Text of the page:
"It's my favorite type of performance because Homegrown allows me to create such a relaxing environment," Edman says. "The audience is focused on themselves rather than just me, and the vibe is completely different."

Edman hopes to set attendees into a pleasing state of leisure to kick off this year's Homegrown festivities.

"I like to bring positivity to these events and hope people leave feeling healthy, refreshed and just washed away," Edman says. "You can start really calm before going to see all the great high-energy bands that will be playing. It should be a good crescendo."

This year, Solis will take his five minutes of relaxation during Datahowler's yoga performance.

"I'm excited about the yoga session during the show," Solis says. "I will be doing my best to obtain that Zen-like state of mind before it's over and I have to go back to all the craziness behind the workings of the fest."

Solis and Florence had an interesting concept from the beginning, but had no idea what they were getting into. Solis says one reason for his frenzy during past festivals was lack of experience. Without knowing where to start, the founders had to make do with the resources they had.

"When we first started we were learning a lot on the fly," Florence says. "Since we had little to no experience with this sort of thing, we had to figure it out as we went along, but we have always loved the lineup and the concept, so that was enough to see it through."

Florence and Solis say they faced many difficulties behind the scenes, and were unprepared for the amount of work that went into launching it. Now they have a few years of experience under their belts, and are working to make Homegrown a festival worth attending.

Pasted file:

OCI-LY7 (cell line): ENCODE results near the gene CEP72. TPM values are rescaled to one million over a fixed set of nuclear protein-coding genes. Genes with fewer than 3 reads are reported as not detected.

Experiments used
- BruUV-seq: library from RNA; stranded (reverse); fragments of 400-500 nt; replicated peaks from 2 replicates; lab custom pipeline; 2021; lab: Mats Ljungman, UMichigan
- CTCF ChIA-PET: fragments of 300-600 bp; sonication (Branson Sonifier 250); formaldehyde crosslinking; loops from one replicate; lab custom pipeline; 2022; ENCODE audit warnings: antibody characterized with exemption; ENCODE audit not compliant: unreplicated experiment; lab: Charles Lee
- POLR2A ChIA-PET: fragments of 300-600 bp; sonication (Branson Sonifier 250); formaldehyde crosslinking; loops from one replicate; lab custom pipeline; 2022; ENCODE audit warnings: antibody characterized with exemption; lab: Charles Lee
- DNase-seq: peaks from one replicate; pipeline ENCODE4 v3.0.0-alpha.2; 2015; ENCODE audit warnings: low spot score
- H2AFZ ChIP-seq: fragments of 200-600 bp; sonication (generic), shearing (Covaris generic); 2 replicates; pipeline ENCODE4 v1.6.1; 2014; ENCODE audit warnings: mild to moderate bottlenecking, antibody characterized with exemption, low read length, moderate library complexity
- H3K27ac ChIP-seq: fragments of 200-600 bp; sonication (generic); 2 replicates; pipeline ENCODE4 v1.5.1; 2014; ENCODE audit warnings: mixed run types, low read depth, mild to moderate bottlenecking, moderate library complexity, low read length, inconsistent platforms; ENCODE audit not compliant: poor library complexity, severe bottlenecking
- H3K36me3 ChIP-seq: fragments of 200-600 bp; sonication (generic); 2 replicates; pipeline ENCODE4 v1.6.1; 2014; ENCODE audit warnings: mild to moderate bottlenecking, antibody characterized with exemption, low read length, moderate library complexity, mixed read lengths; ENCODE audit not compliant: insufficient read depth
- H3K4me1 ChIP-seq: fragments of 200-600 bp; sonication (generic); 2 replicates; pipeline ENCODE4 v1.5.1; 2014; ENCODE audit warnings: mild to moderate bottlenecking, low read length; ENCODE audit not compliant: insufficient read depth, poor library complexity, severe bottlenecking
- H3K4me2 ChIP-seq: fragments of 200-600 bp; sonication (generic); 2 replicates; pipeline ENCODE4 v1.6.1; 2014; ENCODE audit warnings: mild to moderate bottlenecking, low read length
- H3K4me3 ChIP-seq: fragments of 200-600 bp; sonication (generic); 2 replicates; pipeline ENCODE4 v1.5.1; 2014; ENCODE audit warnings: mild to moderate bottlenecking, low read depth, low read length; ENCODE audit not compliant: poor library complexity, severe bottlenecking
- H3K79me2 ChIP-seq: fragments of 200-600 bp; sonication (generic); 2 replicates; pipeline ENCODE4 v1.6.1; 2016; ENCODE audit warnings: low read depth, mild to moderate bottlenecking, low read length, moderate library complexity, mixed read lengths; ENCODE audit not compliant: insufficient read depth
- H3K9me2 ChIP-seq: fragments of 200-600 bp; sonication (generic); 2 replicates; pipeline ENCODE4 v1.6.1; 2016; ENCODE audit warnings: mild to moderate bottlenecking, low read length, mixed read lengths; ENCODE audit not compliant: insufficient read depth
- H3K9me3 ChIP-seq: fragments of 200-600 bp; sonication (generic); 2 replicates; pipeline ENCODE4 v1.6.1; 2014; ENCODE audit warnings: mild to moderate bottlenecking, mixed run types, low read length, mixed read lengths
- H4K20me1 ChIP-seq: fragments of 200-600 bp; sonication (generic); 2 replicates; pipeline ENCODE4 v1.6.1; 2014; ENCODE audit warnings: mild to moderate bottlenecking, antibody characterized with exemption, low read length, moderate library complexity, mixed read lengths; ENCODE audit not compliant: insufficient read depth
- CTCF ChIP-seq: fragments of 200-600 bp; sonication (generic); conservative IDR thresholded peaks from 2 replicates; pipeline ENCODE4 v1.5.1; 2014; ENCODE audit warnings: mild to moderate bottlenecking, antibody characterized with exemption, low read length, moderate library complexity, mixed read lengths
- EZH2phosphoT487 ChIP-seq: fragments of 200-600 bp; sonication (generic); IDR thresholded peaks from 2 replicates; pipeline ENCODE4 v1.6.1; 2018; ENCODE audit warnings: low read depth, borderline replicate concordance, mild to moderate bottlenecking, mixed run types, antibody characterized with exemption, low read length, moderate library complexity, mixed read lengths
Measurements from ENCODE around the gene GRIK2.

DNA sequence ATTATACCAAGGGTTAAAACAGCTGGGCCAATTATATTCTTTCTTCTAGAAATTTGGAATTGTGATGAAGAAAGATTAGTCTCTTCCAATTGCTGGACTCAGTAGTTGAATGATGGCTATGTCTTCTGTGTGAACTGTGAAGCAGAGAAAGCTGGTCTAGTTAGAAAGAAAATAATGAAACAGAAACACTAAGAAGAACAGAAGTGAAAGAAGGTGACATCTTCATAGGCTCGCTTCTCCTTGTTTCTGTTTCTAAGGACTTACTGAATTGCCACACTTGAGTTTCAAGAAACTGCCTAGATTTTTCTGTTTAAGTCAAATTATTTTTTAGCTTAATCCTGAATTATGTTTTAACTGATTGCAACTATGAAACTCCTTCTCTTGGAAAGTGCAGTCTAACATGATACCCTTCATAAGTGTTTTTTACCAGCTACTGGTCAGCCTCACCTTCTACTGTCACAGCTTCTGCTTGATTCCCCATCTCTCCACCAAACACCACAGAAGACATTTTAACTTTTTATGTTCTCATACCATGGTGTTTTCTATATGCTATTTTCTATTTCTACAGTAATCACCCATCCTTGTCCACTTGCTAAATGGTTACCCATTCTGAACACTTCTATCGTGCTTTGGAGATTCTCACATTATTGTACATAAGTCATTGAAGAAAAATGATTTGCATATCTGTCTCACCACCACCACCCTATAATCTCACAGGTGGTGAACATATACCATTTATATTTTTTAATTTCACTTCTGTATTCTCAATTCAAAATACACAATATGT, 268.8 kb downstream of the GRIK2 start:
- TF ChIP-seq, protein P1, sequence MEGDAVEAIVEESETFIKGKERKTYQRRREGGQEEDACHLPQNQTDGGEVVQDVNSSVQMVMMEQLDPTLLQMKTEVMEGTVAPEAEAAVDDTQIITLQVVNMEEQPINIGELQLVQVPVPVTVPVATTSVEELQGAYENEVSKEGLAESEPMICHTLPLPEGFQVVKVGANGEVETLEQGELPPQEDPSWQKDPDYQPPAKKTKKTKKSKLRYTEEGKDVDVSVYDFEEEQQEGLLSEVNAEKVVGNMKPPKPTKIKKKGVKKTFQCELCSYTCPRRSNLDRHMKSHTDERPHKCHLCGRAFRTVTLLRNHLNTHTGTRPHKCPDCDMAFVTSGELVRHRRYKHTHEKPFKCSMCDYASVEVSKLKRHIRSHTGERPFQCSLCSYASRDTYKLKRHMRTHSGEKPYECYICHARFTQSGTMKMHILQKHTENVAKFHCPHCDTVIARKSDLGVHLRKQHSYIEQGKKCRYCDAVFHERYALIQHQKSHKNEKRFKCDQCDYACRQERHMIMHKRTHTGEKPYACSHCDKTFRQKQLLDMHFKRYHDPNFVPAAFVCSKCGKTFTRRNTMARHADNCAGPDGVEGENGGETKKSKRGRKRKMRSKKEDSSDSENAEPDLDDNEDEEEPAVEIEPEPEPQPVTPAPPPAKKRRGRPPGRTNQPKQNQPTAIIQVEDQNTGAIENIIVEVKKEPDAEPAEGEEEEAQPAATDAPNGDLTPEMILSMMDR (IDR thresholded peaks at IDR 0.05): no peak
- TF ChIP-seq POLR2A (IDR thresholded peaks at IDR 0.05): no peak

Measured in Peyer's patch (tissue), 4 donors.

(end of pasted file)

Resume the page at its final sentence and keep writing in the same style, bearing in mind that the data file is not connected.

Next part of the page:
"Before we only had volunteers helping us out with everything," Solis says. "Now we've actually got several services helping us out, which is a huge relief. As of last year it's a machine, and this year we have several teams including a production team, hospitality, a variety of social media and a PR firm."

Now that Solis and Florence have more help from organizations like Downtown Dallas Inc., they are able to expand other aspects of the festival. The arts portion has taken a backseat in years past to the music portion of Homegrown, but this year attendees can expect to be thrilled by an array of local artists.

"In past years this little fest has been MUSIC and then a little arts," Florence says. "John made it his personal mission to spearhead arts as well. It still leans more towards music, but the arts portion will definitely be better than ever."

Florence and Solis created this festival at Main Street Garden because it is surrounded by the Dallas skyline, and is a central area where they could bring in people from Deep Ellum, Uptown and downtown to create what Florence describes as a "backyard party."

The Homegrown Festival started small, and it is now an event for Dallas at which Solis and Florence can be proud to see neighbors and friends.

"These are people I see in the neighborhood all the time rather than investors and people just trying to make money," Edman says. "So they are really connected to the festival and to the artists."